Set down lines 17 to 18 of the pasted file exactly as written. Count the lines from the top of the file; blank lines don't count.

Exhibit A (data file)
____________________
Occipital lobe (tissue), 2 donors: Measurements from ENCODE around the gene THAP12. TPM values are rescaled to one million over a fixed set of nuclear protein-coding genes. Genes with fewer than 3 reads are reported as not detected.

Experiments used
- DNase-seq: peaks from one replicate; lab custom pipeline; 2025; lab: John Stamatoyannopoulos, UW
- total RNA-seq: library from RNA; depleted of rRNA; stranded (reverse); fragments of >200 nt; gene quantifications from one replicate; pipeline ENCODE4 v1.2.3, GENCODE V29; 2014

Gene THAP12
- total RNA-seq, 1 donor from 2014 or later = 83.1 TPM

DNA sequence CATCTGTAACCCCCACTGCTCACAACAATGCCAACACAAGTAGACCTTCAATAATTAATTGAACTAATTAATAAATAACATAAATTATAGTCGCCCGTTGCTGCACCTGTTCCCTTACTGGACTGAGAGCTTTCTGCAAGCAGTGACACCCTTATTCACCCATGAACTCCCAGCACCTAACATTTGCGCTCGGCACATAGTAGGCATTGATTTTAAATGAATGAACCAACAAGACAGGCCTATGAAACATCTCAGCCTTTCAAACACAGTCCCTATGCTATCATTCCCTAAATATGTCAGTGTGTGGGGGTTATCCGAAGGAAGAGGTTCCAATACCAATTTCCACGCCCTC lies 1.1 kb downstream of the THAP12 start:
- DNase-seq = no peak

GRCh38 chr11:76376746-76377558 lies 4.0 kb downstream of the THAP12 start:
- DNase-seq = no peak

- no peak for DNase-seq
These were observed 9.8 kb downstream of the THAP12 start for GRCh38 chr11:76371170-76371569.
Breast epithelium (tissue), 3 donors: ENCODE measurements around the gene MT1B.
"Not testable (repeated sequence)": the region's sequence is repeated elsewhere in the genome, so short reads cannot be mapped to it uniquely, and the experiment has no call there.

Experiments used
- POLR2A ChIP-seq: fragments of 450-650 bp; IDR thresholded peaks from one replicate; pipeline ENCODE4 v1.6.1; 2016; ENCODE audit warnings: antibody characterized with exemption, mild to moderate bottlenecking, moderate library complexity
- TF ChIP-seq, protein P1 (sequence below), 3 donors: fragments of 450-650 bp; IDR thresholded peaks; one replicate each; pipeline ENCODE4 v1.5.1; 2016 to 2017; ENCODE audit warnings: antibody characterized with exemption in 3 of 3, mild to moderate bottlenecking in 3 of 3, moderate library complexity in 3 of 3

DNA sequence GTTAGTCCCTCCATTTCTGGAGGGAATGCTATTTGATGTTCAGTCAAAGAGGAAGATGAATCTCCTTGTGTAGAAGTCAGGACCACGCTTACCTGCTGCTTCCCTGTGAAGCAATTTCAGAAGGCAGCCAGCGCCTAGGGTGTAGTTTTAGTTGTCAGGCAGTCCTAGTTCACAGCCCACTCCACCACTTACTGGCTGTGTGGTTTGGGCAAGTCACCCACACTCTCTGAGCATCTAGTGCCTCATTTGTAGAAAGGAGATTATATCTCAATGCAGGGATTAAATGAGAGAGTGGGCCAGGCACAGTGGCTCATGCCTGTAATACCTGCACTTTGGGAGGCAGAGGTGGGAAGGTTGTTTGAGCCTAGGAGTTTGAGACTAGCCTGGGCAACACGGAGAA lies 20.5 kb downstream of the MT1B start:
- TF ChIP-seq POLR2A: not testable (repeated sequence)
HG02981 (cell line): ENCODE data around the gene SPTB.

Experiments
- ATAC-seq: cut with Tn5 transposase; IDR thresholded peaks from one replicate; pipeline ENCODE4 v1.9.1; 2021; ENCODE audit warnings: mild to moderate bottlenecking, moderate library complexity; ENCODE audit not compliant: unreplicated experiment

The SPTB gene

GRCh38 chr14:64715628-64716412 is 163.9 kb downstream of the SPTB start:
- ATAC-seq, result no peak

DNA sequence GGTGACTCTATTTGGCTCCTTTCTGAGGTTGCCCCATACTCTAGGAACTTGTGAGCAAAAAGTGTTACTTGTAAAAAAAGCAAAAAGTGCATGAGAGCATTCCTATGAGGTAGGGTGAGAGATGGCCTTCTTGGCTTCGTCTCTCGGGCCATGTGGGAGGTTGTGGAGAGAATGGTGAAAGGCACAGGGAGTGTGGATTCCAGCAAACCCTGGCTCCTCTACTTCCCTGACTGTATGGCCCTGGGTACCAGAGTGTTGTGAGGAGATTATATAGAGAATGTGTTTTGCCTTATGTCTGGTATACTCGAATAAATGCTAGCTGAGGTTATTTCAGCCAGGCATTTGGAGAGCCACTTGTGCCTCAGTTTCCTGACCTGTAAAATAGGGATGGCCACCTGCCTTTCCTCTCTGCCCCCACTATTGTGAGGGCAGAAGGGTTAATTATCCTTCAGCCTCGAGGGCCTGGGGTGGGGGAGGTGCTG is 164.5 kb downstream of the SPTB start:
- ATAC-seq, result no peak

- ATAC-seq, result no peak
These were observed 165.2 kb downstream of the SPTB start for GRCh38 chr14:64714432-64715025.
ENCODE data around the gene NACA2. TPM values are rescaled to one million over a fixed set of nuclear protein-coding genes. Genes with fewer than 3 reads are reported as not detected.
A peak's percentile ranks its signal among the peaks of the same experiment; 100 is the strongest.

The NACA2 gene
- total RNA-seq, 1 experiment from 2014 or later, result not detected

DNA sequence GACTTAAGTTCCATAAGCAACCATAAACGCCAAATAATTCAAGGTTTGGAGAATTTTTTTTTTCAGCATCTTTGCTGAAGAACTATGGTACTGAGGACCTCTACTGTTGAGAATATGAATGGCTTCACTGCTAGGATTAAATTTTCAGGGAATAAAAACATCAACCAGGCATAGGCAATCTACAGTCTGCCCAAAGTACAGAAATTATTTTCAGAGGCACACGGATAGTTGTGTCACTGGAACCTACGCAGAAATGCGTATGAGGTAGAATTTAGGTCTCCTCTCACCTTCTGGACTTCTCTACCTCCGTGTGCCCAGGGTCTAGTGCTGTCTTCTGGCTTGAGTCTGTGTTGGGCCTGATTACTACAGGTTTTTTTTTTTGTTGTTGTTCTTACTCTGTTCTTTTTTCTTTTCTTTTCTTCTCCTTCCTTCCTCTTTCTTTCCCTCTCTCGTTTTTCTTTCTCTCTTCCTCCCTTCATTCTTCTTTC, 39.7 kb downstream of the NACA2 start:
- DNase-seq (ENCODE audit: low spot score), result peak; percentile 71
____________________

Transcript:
- TF ChIP-seq, protein P1 (sequence below), 3 donors: fragments of 450-650 bp; IDR thresholded peaks; one replicate each; pipeline ENCODE4 v1.5.1; 2016 to 2017; ENCODE audit warnings: antibody characterized with exemption in 3 of 3, mild to moderate bottlenecking in 3 of 3, moderate library complexity in 3 of 3

DNA sequence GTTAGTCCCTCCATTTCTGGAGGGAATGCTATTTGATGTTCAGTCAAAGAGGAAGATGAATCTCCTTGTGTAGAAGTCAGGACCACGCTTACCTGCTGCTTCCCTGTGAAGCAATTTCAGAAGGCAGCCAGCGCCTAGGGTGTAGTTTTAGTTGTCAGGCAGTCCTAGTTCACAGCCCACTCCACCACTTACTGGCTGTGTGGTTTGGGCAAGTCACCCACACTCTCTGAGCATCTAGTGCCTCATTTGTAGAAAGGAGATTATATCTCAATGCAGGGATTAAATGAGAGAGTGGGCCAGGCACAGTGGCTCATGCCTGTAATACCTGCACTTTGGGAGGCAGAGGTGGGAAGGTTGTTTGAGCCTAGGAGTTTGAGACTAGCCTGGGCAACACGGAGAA lies 20.5 kb downstream of the MT1B start: